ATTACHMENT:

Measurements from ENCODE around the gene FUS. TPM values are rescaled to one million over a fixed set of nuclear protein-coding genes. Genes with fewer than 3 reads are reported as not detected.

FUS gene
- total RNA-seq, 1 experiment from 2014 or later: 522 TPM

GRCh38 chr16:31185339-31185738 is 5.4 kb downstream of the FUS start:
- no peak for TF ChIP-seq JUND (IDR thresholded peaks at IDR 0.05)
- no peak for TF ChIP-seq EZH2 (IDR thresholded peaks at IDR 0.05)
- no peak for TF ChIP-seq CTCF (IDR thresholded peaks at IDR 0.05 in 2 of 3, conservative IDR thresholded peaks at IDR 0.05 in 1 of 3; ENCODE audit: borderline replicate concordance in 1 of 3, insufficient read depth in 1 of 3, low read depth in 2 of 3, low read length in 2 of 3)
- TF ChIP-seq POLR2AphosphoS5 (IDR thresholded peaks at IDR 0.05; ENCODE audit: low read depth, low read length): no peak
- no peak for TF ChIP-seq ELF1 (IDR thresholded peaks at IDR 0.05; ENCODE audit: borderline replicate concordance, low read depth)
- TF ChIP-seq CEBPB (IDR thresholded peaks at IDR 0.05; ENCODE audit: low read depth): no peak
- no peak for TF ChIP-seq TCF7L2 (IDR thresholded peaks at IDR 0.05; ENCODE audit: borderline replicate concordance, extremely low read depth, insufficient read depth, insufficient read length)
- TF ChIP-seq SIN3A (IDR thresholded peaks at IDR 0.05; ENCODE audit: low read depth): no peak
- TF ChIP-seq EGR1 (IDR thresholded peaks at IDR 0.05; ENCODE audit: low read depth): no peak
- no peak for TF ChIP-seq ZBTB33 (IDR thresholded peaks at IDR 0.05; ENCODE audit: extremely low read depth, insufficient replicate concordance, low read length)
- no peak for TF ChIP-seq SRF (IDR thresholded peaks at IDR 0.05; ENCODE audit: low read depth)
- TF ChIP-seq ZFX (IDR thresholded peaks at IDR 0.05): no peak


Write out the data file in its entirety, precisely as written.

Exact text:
Measurements from ENCODE around the gene FUS. TPM values are rescaled to one million over a fixed set of nuclear protein-coding genes. Genes with fewer than 3 reads are reported as not detected.

FUS gene
- total RNA-seq, 1 experiment from 2014 or later: 522 TPM

GRCh38 chr16:31185339-31185738 is 5.4 kb downstream of the FUS start:
- no peak for TF ChIP-seq JUND (IDR thresholded peaks at IDR 0.05)
- no peak for TF ChIP-seq EZH2 (IDR thresholded peaks at IDR 0.05)
- no peak for TF ChIP-seq CTCF (IDR thresholded peaks at IDR 0.05 in 2 of 3, conservative IDR thresholded peaks at IDR 0.05 in 1 of 3; ENCODE audit: borderline replicate concordance in 1 of 3, insufficient read depth in 1 of 3, low read depth in 2 of 3, low read length in 2 of 3)
- TF ChIP-seq POLR2AphosphoS5 (IDR thresholded peaks at IDR 0.05; ENCODE audit: low read depth, low read length): no peak
- no peak for TF ChIP-seq ELF1 (IDR thresholded peaks at IDR 0.05; ENCODE audit: borderline replicate concordance, low read depth)
- TF ChIP-seq CEBPB (IDR thresholded peaks at IDR 0.05; ENCODE audit: low read depth): no peak
- no peak for TF ChIP-seq TCF7L2 (IDR thresholded peaks at IDR 0.05; ENCODE audit: borderline replicate concordance, extremely low read depth, insufficient read depth, insufficient read length)
- TF ChIP-seq SIN3A (IDR thresholded peaks at IDR 0.05; ENCODE audit: low read depth): no peak
- TF ChIP-seq EGR1 (IDR thresholded peaks at IDR 0.05; ENCODE audit: low read depth): no peak
- no peak for TF ChIP-seq ZBTB33 (IDR thresholded peaks at IDR 0.05; ENCODE audit: extremely low read depth, insufficient replicate concordance, low read length)
- no peak for TF ChIP-seq SRF (IDR thresholded peaks at IDR 0.05; ENCODE audit: low read depth)
- TF ChIP-seq ZFX (IDR thresholded peaks at IDR 0.05): no peak